Il n’y a pas d’amour sans connaissance. Aimer les chefs-d’œuvre, c’est vouloir les mieux connaître.

From ‘Les secrets des chefs-d’œuvre’ by Madeleine Hours, Robert Laffont, Paris, 1964

The JS Bach Code



What follows is not a parody of The Da Vinci Code by Dan Brown, nor another piece of pseudo-historical mystery fiction. It is not either an ephemeral study using ‘Zahlensymbolik’, but a sincere attempt to decipher the secret encoded within J.S. Bach’s St Matthew Passion, which is said to represent the pinnacle of European classical music. As yet, no Bach scholar or musicologist has ever tried to explain the enigmatic relationship between the key of B minor, and the meaning of the text as found especially in the movement of 50d. The beauty of that melody is unquestioned if one plays it moderately (MuseScore). However, it strikes a note of dissonance when considered against the accompanying Biblical text (St. Matthew, 27:25), which predicts a bloody and apocalyptic curse upon the Jewish people. This investigation (1) compares relative frequencies of various keys used in Bach’s instrumental and sacred works, (2) conducts a trend analysis (Cochran-Armitage test) of the keys used in Bach’s sacred vocal compositions throughout his musical life (1706-1749), and (3) contrasts those pieces in context with other examples of this strange thematic discord between tune and text in the St Matthew Passion of this great artist.

More concretely, the author unpacks the mysteries concealed behind the 2# keys – B minor and D major – by sounding out the differences between the Bach’s passion works according to St Matthew and St John. On that basis, we will see that the Mass in B minor expanded on the St Matthew Passion to stand as Bach’s testament, bequeathed to future generations. Incidentally, the author believes that almost all interpretations of Bach’s sacred music such as St Matthew Passion have been distorted by a prejudicial view of the composer’s supposed Christian piety. In reality, as far as Bach’s musical works are concerned, his faith was a changeable, volatile element of his work and life, and appears to have been drastically altered in the process of creating the St Matthew Passion, a change attested by the music itself. At the core of this shift was Bach’s growing belief that Judas Iscariot was the apostle most beloved by Jesus, having betrayed him and truly regretted it – as opposed to Peter, whose loyalty was tainted by lies and hypocrisy. The thoughts expressed in this anticipate the torments and salvation not only of Judas, but the Jewish people in general, especially in the key transition from B minor to D major, as heard in 50d. Furthermore, it seems clear that Bach thought of Jesus as more man than God, and refuted the Resurrection by describing instead his survival on the cross, and his living body passing into the care of Joseph of Arimathea.

  The framework of this study was completed in 1998, and distributed to a choir in Kyoto before a performance of the St Matthew Passion in that year. It was not originally intended for wider dissemination, but the author was inspired to publish by reading Michael Marissen’s book ‘Lutheranism, Anti-Judaism, And Bach’s St John’s Passion (1998, Oxford University Press, New York)’, which was introduced to the author by Prof. Yoh Tomita at the Department of Musicology, Belfast University. This work was further inspired by the BBC television documentary, ‘A Picture Of The 20th Century’. In the very first scene of the film, the camera pans across a mass of Jewish corpses, piled up as mountains. The soundtrack to this image was the first movement in E minor of the St Matthew Passion. Without knowing the makers’ intentions in using this particular piece, it seemed to this viewer as if they were implying that German Protestantism gave rise to the holocaust, and that the St Matthew Passion effectively underscores this historical movement. The author hopes that readers who love Bach’s music may feel even more deeply after considering this matter. Moreover, I hope that they might wonder why musicologists have never explored it before.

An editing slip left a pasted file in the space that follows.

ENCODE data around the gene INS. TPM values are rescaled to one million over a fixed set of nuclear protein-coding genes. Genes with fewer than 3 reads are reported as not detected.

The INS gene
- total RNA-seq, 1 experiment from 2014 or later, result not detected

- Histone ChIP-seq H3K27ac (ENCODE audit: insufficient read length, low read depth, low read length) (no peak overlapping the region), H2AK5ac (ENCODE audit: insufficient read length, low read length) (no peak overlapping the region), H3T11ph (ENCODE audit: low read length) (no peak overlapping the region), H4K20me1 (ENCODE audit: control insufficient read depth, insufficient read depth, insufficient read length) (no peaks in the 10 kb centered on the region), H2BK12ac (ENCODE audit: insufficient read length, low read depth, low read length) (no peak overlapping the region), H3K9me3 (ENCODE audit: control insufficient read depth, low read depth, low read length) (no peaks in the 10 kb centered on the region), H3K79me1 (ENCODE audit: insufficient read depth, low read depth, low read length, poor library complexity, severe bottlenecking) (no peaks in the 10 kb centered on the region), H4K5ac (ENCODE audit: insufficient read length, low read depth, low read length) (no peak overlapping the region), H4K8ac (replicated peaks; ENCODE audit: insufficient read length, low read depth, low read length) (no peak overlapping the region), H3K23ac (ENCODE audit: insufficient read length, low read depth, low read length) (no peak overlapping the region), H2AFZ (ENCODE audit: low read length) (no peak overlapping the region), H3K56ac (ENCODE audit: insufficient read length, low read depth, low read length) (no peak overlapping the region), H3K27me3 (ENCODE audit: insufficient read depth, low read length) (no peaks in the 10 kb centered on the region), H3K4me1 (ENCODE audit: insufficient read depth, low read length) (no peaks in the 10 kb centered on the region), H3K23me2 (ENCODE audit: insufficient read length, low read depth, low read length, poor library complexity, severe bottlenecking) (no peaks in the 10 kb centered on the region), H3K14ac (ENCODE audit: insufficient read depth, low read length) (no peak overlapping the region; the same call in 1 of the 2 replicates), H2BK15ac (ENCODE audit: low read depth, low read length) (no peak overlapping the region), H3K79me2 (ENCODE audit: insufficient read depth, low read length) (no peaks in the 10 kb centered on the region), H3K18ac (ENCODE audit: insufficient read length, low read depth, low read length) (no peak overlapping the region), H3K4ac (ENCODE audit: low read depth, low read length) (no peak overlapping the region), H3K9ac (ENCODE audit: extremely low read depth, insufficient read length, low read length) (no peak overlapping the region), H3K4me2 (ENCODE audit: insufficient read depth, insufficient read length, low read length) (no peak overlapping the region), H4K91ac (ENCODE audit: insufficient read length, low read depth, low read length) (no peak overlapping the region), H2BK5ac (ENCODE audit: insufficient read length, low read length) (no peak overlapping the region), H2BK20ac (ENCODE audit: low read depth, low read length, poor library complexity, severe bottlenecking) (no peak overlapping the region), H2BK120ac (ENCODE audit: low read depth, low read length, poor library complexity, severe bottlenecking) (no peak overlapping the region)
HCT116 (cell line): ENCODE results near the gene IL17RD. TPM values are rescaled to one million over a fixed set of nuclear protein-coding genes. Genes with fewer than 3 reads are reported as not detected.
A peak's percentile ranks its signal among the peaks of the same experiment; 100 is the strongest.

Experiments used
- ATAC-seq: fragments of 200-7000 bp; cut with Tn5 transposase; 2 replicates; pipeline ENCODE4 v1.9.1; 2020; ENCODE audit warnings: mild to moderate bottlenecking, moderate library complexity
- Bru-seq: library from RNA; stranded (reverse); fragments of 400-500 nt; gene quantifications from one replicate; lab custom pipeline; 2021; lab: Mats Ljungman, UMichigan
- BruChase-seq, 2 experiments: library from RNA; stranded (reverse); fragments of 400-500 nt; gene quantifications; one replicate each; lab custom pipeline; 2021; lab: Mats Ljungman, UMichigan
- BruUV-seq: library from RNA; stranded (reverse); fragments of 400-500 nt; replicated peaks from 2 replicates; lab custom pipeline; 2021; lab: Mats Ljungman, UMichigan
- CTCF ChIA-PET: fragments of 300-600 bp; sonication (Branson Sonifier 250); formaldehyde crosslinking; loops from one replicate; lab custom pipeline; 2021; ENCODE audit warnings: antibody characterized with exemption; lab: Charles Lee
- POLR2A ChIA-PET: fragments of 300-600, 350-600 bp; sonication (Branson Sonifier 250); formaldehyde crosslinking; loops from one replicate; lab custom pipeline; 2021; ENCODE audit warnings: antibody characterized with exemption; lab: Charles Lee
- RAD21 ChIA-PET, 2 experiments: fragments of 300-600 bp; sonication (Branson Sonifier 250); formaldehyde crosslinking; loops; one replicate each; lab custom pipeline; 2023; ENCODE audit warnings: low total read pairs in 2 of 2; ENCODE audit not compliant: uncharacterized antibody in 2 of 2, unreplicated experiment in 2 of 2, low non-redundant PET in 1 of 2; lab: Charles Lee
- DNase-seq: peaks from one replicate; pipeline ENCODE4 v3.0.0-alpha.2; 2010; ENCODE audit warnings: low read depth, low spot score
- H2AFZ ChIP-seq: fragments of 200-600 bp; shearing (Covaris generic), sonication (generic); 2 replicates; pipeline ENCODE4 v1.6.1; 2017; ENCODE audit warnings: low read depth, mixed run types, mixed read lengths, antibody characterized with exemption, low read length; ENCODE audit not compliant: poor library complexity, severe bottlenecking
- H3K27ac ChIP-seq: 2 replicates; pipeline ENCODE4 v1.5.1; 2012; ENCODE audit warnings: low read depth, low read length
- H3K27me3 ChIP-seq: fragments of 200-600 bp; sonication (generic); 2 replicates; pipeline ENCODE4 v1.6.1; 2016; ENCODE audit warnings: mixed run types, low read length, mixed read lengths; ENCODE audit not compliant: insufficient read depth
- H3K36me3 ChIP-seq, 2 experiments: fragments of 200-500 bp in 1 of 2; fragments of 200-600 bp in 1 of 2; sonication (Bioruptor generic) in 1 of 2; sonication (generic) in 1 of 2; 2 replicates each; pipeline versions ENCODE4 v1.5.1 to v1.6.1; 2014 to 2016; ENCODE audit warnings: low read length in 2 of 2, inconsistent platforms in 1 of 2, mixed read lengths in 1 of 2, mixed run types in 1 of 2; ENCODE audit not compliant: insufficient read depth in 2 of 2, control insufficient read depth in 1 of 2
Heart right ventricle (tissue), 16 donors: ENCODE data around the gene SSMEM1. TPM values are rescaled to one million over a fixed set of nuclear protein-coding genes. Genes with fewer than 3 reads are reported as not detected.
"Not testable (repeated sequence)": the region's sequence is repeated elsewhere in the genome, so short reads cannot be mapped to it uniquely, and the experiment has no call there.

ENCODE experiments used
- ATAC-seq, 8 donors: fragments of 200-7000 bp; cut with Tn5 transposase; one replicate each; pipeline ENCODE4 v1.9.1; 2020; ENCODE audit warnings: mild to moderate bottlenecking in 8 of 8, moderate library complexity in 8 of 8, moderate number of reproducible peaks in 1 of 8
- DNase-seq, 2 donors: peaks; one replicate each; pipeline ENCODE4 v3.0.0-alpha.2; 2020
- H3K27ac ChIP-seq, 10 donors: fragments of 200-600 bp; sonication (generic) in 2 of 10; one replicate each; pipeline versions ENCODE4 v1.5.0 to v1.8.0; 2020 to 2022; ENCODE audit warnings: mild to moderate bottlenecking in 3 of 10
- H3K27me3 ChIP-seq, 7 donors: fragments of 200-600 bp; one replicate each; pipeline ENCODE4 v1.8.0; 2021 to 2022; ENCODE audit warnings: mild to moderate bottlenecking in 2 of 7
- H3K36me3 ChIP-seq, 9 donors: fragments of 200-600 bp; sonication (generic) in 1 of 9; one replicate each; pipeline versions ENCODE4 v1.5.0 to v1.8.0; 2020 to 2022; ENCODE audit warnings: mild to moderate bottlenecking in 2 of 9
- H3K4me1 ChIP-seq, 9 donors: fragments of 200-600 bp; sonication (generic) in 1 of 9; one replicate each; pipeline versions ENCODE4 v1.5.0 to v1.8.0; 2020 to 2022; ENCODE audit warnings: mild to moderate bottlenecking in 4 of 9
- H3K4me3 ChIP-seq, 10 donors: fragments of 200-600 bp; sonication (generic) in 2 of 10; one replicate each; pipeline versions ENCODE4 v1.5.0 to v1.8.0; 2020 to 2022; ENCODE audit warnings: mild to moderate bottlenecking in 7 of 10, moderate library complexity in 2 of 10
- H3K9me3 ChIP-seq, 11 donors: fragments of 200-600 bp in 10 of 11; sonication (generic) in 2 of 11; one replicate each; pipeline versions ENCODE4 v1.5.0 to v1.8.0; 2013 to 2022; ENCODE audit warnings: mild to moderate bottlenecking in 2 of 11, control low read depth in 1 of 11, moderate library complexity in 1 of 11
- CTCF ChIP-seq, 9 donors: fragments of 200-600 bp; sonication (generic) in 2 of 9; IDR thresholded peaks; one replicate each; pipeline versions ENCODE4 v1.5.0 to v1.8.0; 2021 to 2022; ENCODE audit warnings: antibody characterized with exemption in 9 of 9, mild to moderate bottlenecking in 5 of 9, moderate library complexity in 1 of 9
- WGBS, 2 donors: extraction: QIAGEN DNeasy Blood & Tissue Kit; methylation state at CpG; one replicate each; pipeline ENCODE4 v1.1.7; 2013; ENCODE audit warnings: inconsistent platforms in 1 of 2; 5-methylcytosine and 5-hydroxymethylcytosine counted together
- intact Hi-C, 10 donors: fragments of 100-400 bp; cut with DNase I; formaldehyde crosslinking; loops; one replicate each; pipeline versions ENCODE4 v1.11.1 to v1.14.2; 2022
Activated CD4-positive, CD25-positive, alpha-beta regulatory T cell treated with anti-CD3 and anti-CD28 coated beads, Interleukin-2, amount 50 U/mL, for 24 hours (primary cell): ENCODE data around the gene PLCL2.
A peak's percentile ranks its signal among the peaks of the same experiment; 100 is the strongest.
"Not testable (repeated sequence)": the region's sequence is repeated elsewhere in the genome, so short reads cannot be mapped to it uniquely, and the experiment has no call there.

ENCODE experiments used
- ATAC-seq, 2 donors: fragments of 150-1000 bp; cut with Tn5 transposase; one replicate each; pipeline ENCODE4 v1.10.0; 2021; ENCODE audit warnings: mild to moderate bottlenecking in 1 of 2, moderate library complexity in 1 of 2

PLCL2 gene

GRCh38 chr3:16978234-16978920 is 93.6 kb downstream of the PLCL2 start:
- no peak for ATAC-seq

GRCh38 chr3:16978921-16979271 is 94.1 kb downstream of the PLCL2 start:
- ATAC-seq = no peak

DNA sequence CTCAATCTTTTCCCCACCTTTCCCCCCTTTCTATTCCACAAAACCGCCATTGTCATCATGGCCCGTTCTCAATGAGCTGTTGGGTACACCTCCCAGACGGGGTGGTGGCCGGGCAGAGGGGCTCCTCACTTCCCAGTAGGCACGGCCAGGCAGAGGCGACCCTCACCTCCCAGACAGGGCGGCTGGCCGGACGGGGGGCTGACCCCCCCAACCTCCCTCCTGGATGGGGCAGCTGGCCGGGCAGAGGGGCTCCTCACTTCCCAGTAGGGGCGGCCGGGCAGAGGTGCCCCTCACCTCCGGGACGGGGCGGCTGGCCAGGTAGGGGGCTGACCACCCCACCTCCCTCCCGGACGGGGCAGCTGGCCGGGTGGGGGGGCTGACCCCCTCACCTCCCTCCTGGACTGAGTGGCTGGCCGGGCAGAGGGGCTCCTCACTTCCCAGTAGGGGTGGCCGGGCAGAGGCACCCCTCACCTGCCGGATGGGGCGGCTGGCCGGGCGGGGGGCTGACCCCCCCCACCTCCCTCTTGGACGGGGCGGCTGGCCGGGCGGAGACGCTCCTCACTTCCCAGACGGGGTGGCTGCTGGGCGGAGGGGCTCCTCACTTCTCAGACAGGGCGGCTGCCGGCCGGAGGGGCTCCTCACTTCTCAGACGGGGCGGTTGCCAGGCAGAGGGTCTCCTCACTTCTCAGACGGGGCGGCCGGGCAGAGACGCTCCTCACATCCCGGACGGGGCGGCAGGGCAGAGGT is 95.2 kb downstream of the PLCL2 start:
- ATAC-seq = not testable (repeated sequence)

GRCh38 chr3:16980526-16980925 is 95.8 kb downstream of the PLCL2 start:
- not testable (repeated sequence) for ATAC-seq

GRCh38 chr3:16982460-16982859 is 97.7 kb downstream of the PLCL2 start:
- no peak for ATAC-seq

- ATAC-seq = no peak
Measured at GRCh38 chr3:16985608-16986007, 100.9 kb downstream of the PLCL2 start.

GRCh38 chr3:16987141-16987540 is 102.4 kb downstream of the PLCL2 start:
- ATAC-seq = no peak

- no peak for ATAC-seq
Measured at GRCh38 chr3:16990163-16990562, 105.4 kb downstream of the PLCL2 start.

As far as I am aware, only a theologian, Karl Walt, has hitherto pointed out that Bach’s St Matthew Passion has been oddly composed and wrongly interpreted in terms of its Biblical origins. Since I am neither a musician nor musicologist but a molecular geneticist engaged in the geriatrics such as osteoporosis (1, 2), Alzheimer’s Disease (3, 4) and anxiety disorders (5, 6, 7), most of the data used in this work are not original but secondary materials, principally found in Japanese, which are readily accessible to non-professionals. Nevertheless, any musicologist who cares to do so should be able to obtain the original copies and to confirm the results. If any errors and mistakes are found, I would appreciate it if keen readers might inform me in a collegial manner, and thereby help me to advance our understanding of this fascinating musical masterpiece full with enigma.

By Tam Hashimoto-Gotoh on Dec. 25, 2010 in Kyoto

PS: The author would like to make clear that this text is not intended to endorse or refute any present-day religious or political position. It refers only to the prevailing views of the historical periods under study, and the social context in which the relevant artistic works were originally produced, performed, and published.

                                                                                 May 29, 2012

Special thanks to my friend Stephen Phelan for his comments and advices on my drafts.

Copyright (C) 2010-2011. Tam Hashimoto-Gotoh. All Rights Reserved.

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